CNRL will keep the ECHO pipeline running and jobs will be protected, the oil producer said today.
They say the change stems from the province’s decision to increase production levels earlier this week.
It was reported that up to 1000 jobs could be at risk if the ECHO pipeline were to be shut-in following a change in the province’s oil curtailment formula, beginning today, Feb. 1.
“Following the Government of Alberta’s announcement of production limits easing for February and March 2019, Canadian Natural’s curtailment volume for February 2019 will be reduced,” said CNRL.
“With this increase in allowable production, Canadian Natural will be able to maintain production at levels to safely operate the ECHO pipeline. Keeping the ECHO pipeline and associated heavy oil production operating means that we will be protecting up to 2,400 jobs for contractors and service providers in the region.”
Canadian Natural says they continue to support the Government of Alberta’s decision to curtail production to protect the value of Canada’s resources and protect jobs, provided that curtailments “are implemented in an equitable, transparent and reasonable manner.”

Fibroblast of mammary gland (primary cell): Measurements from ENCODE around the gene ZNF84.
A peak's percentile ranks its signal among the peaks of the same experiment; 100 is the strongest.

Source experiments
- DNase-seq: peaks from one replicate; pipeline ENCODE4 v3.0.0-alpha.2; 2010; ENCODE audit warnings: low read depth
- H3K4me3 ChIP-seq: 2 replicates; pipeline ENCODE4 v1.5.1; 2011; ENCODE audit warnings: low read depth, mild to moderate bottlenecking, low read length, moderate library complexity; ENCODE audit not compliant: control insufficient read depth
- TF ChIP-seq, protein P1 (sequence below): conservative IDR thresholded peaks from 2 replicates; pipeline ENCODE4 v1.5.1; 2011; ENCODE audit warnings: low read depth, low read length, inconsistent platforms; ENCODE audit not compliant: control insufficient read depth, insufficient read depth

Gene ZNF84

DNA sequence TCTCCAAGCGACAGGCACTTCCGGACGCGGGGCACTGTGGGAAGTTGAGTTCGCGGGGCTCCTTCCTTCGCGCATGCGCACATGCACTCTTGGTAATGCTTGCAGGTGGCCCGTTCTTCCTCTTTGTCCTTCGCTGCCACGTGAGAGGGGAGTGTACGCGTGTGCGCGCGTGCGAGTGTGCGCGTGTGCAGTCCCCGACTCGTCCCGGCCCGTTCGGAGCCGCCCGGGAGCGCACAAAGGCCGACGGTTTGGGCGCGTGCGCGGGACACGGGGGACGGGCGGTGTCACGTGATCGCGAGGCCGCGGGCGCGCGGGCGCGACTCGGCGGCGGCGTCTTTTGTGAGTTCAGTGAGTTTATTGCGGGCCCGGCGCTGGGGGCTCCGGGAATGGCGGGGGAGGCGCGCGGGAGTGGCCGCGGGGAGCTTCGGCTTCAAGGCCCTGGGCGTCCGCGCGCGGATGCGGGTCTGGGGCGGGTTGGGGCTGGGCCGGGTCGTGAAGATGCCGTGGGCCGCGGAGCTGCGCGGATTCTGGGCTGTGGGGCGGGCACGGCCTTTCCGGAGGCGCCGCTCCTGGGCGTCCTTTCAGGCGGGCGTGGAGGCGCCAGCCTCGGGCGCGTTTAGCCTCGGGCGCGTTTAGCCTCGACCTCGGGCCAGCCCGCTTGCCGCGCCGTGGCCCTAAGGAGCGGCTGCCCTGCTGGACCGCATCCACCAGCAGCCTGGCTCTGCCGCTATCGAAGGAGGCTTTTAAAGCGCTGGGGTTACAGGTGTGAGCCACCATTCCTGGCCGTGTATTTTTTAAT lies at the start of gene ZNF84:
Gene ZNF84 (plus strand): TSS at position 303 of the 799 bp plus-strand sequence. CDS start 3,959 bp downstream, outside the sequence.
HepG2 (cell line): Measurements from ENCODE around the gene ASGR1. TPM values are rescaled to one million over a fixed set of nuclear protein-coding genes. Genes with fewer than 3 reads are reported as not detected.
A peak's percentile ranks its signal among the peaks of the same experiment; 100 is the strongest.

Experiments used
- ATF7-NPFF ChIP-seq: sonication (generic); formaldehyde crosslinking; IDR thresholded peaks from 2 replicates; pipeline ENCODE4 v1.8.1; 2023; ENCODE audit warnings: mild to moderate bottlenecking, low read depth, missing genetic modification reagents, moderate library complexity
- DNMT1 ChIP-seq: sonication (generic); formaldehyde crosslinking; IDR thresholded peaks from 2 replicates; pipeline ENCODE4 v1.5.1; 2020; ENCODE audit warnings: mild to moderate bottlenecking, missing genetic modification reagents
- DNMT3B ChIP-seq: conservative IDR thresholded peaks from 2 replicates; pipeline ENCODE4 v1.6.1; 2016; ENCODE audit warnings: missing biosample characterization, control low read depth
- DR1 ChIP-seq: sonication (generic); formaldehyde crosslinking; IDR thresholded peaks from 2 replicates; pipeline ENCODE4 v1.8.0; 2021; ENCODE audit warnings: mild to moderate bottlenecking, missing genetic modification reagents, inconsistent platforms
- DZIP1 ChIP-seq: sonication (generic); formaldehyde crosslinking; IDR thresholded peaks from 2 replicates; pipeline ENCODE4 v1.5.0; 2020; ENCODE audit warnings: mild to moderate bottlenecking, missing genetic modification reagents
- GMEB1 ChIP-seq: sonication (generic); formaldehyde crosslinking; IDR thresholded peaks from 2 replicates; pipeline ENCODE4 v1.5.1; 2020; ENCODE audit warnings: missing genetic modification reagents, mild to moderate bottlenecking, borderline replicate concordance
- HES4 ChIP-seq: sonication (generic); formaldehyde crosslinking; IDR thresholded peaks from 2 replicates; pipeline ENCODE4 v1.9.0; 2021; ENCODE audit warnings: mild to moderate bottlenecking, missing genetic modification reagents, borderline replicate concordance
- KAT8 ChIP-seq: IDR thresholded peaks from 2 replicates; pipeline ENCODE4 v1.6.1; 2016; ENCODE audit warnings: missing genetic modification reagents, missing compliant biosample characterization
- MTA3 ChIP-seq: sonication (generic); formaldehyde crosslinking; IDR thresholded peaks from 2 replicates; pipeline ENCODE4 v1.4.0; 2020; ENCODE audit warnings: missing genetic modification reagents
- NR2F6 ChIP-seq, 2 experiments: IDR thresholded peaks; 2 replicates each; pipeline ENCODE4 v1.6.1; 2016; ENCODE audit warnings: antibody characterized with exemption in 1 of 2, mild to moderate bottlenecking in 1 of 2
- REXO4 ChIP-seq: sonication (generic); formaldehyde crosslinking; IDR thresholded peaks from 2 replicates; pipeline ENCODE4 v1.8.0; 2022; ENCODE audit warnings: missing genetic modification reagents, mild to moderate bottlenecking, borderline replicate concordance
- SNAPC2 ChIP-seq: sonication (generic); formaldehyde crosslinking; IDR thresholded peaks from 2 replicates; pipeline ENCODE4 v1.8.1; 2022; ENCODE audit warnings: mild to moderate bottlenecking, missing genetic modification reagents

“We’re obviously thankful…”
“We’re obviously thankful that the province did move some on their limits and that CNRL was able to find it in their abilities to keep the line open and keep the people employed,” said M.D. Reeve Greg Sawchuk.
He says the drilling situation, with large decreases could stave off the issue of storage space in the province, providing curtailments last for a couple more months.
“If we saw a huge uptick in drilling then maybe we would be there. But I don’t expect that investment to be coming anytime soon,” said Sawchuk.
MLA Dave Hanson said the province’s measures seem to have helped.
“It’s good news for February, March and hopefully we can keep the stability we need,” said MLA Hanson.
“All of the service providers were sending letters and we did our press release so I think we got the attention of the government and exactly what it would mean for our area. I think they reacted. We can be thankful that we’re not going to be facing job losses.
“I think ultimately what we need is pipelines to the coast and until we get that we’re going to be faced with this uncertainty,” said Hanson.